5. There are two videos available featuring Ravi Shankar: Ravi Shankar: The Man and His Music and Ravi Shankar in Concert (FfH&S ANE4345, 60 minutes, color, and ANE5070, 50 minutes, color). The former is a portrait of the man, including performances and his conversations with prominent musicians such as Yehudi Menuhin, Zubin Mehta, Jean-Pierre Rampal, and George Harrison. The concert includes a range of classical pieces in which Shanker is accompanied by virtuoso tabla player Allah Rakha Khan.
6. An example of Indian music, Shankar’s Maru-Bihag, is included in the brief and basic sets (4:25). After discussing the various aspects of raga and tala as given in the text, play Shankar’s spoken introduction to the recording in which he discusses the work to be performed (0:35). Help the students recognize the entrance of the tabla following the alap and quietly reinforce the tala until the students have the feeling.
7. This chapter’s Performance Perspective on Ravi Shankar would make an ideal starting point for several important discussions concerning nonwestern music. The Performance Perspective alludes to the introduction of “alien” art forms into other cultures, as well as to the issue of combining different musical-cultural practices in collaborations between Western and nonwestern performers. Both of these issues have been examined critically in ethnomusicological discourse, and students should be introduced to some of the complexities and problems underlying these seemingly simple issues. A good place to start—for the instructor or for advanced students—would be to read Steven Feld’s article “A Sweet Lullaby for World Music” Public Culture 12/1 (2000): 145-171.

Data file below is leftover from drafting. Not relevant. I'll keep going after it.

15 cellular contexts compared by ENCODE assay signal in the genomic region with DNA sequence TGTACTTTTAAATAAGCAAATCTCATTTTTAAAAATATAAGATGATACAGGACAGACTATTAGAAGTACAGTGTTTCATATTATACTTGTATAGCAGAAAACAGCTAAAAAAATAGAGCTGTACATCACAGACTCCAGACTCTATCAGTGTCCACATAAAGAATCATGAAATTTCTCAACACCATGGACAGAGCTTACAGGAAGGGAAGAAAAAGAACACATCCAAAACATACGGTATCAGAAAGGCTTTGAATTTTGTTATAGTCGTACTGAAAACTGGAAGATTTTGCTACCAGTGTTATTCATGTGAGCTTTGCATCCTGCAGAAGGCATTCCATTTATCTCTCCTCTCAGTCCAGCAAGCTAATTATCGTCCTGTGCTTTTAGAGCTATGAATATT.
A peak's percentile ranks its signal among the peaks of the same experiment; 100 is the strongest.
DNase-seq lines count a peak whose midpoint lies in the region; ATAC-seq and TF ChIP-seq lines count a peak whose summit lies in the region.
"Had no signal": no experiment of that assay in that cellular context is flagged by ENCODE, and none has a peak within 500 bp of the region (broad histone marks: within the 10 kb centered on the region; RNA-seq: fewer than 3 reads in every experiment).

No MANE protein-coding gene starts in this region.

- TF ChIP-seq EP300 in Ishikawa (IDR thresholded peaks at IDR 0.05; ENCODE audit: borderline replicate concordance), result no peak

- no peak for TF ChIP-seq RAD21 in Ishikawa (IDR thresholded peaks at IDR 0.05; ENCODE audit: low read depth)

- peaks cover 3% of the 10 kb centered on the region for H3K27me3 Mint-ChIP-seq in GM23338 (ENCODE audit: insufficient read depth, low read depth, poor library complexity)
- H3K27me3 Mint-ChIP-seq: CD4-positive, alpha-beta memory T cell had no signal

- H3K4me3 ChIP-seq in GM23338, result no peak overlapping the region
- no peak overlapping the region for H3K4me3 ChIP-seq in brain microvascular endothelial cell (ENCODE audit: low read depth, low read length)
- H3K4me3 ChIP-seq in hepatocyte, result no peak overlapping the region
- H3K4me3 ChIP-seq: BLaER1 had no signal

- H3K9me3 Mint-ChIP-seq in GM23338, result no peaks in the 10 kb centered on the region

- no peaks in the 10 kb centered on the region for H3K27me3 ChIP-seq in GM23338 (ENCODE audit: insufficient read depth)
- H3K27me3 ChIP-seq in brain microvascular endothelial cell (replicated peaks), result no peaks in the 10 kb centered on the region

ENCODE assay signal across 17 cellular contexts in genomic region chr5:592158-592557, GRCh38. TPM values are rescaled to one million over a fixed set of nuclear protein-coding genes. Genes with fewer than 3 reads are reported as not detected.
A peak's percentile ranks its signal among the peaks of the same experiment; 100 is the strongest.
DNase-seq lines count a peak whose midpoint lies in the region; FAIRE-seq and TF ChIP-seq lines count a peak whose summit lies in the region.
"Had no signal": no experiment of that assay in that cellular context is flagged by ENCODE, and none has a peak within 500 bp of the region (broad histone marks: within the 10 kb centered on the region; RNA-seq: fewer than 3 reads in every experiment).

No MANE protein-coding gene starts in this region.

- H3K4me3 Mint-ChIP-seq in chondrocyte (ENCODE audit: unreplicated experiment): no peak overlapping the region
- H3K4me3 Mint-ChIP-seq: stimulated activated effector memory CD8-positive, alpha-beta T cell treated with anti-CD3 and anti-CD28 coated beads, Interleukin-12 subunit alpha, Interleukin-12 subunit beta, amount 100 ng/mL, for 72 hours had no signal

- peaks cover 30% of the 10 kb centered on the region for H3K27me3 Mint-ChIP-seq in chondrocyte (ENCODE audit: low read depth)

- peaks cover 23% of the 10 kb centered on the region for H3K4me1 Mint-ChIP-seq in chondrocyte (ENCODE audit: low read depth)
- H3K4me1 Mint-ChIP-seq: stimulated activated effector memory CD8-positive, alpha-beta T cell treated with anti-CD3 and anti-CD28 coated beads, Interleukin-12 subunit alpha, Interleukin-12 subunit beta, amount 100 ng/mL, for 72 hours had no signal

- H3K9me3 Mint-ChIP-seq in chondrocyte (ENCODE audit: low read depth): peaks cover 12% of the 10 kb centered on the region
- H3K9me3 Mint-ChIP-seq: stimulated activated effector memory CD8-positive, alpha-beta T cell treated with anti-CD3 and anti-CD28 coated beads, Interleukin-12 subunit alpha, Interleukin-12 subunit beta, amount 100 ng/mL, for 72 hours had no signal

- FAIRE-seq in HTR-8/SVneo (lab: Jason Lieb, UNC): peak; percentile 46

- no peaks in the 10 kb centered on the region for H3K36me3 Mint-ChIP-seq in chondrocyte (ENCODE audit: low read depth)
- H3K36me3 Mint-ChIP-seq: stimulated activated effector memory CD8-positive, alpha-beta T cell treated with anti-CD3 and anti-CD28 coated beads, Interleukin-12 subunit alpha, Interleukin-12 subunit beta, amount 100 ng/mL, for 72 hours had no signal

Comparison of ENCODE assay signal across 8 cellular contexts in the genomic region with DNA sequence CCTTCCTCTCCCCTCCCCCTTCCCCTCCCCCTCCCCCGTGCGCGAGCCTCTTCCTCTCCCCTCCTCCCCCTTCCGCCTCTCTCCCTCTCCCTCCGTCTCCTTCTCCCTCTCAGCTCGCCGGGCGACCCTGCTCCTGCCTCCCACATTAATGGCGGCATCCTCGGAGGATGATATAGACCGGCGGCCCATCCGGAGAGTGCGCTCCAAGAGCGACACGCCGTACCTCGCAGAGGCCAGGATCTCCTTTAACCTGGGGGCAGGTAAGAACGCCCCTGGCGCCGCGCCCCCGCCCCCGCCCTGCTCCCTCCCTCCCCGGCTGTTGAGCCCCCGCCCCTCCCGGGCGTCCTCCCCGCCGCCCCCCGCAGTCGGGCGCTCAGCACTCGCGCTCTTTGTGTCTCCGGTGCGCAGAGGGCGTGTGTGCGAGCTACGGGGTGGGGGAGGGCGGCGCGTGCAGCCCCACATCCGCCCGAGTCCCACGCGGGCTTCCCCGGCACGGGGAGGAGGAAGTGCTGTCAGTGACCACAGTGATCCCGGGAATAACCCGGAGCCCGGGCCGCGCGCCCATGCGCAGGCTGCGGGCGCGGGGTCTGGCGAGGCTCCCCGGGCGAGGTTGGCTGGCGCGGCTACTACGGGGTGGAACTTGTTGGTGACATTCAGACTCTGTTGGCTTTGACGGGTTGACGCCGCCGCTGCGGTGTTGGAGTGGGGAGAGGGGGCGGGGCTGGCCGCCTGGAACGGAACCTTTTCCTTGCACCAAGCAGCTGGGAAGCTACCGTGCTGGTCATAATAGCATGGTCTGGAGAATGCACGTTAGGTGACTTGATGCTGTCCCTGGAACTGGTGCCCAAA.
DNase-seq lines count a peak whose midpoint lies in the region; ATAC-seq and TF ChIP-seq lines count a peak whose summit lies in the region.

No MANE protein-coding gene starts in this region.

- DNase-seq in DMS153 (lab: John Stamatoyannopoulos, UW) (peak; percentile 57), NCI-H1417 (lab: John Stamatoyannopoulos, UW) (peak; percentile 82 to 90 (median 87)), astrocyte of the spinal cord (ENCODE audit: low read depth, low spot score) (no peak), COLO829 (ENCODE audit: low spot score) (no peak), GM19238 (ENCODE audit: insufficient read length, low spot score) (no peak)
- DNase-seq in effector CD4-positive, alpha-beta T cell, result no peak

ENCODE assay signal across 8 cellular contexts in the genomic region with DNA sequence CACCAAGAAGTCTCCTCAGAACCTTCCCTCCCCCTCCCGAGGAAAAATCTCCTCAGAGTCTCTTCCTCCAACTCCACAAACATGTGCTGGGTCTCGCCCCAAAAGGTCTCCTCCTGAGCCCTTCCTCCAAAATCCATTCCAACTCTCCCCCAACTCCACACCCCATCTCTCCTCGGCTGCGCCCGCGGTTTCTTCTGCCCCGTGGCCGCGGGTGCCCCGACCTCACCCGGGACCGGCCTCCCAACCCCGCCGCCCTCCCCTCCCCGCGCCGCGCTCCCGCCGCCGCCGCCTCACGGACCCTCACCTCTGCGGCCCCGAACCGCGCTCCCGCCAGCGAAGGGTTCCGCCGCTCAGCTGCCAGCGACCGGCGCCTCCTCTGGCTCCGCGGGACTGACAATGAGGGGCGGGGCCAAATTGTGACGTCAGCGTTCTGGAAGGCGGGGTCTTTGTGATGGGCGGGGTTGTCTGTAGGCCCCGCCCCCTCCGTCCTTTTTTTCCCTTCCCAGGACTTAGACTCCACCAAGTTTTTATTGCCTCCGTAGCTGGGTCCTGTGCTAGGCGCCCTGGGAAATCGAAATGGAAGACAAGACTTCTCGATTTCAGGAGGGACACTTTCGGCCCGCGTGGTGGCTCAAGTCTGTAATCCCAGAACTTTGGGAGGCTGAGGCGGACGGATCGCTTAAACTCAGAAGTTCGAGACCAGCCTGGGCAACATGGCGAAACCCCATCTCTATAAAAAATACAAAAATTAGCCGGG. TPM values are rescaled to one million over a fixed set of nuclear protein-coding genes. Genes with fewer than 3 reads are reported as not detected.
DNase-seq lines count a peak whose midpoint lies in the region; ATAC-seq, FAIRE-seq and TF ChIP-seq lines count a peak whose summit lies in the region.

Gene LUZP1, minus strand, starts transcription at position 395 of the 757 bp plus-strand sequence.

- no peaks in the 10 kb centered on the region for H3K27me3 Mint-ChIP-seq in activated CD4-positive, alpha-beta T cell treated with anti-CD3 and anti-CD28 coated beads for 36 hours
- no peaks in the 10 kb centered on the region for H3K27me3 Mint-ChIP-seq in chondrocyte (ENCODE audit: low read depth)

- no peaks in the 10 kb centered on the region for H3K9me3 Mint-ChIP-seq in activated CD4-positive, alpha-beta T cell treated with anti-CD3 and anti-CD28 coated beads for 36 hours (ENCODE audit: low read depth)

Questions and Topics
1. Explain the concept of raga in Indian music.
2. Explain the concept of tala in Indian music.
3. Explain the importance of improvisation in Indian music.
4. Discuss music education in India.
5. Ravi Shankar and the spread of Indian music in the west.
6. The “musical trinity” of India.
Suggested Supplements for Part VII
Many resources have been mentioned above. Since it seems that every year an increasingly large number of “global music” titles appears on CD, DVD, and VHS, even a brief representative list of such titles is impractical here. However, you and your students may wish to consult the following website:
Wesleyan University’s “Virtual Instrument Museum” http://learningobjects.wesleyan.edu/vim/